Black and Tan Coonhound
Black and Tan Coonhound developed as a hunting dog in the United States of America by crossing the Black and tan Virginia Foxhound and the Bloodhound. It is more specifically classified as a scent hound, used for hunting raccoons, mostly finding their prey by tracking their scent.
Their overall personality is a versatile one indeed. On the one hand, these dogs display perfect companion dog traits from friendliness to being affectionate and loyal when at home. At the same time, they show their courageous and tenacious side while hunting the raccoon and finally retrieving it from its den.
Their muscular built teamed with their round dark eyes, low set velvety ears, and robust tail gives them a unique appearance.
Black and Tan Coonhound Pictures
|Other Names||American Black and Tan Coonhound|
|Coat||Short, but glossy and dense|
|Color||Black and tan|
|Group||Hounds, Scent hounds|
|Height||Male: 25-27 inches|
Female: 23-25 inches
|Litter Size||4-6 puppies|
|Personality||Gentle, loyal, easy-going|
|Good with Children||Yes|
|Barking Tendency||High; emits a loud bark just like a baying sound|
|Climate Compatibility||High; can adapt to the chilly cold or hot temperature|
|Apartment Compatibility||Moderate; as long as they get their daily dose of exercise|
|Do they shed||Yes; heavily|
|Are they Hypoallergenic||No|
|Competitive Registration Qualification/ Information||UKC, FCI, AKC|
|Country||United States of America|
History and Origin
The Black and Tan Coonhound derives its ancestry from Talbot, the notable hunting hound during the 11th century originating in medieval England. However, it shares a more direct lineage with the foxhounds and bloodhounds, inheriting their color, size, and even scenting abilities. This breed was the first among the six coonhound breeds to get the American Kennel Club’s recognition in 1945. The other five, the Bluetick Coonhound, Redbone Coonhound, American English Coonhound, Plott Hound, and Tree Walker Coonhound, gained recognition much later in 2010.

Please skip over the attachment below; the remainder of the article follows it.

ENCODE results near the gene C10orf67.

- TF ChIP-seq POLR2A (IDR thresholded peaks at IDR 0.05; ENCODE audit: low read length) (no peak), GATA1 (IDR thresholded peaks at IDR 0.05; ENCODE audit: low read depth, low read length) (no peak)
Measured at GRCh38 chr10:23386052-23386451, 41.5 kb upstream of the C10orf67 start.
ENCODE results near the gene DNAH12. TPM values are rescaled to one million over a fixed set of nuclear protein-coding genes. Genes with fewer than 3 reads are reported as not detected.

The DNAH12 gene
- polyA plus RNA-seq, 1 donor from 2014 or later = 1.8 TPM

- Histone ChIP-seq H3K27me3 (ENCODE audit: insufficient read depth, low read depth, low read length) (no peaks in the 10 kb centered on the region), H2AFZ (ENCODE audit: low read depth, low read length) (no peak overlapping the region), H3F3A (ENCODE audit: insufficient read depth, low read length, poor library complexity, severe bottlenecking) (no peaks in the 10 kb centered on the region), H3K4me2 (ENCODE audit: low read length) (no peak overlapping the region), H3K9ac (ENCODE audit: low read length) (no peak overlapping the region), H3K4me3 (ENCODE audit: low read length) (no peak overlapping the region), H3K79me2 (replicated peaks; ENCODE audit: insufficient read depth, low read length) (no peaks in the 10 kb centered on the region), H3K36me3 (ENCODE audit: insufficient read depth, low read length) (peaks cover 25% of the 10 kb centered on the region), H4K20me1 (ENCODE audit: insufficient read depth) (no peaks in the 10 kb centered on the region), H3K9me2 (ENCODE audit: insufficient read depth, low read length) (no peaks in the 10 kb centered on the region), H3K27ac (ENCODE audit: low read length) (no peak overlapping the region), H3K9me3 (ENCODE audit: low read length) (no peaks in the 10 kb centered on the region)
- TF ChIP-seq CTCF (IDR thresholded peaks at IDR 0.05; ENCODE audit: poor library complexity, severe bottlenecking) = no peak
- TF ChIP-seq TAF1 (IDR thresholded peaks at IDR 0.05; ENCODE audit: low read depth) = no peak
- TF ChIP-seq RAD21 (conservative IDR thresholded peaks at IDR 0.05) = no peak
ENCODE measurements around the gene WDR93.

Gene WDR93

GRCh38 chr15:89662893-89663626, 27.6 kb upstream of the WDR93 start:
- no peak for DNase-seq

They have an interesting personality indeed, a combination of too many things together. They are even-tempered, calm, amiable, mellow, and an adjustable companion when at home. At the same time, they would exhibit reservedness towards strangers and often warn their owners of the presence of someone unfamiliar by emitting a bark that sounds like a howl.
This makes them qualify to the stature of efficient watchdogs. Their looks and bark could seem intimidating, yet aggression is not regarded as one of their primary traits.
They do well with children of the family but might not enjoy the over playful or boisterous behavior of kids, owing to their independent nature.
Since it was bred to work together with other hounds, it mostly gets along well with other dogs, especially if brought up with them. When it comes to cats, rabbits, and other smaller pets of the family, these coonhounds do good with them too, and perhaps better when socialized.
Yet, do supervise their interaction with other pets till the time you are sure your black and tan coonhound won’t get into their tracking and chasing mode at the slightest trigger.
They have an easy and smooth gait that helps them run fast. Yet, these agile, active dogs would remain quite content in a home setting with a brisk 20-minute walk two times a day or a little jog teamed with occasional outdoor play sessions.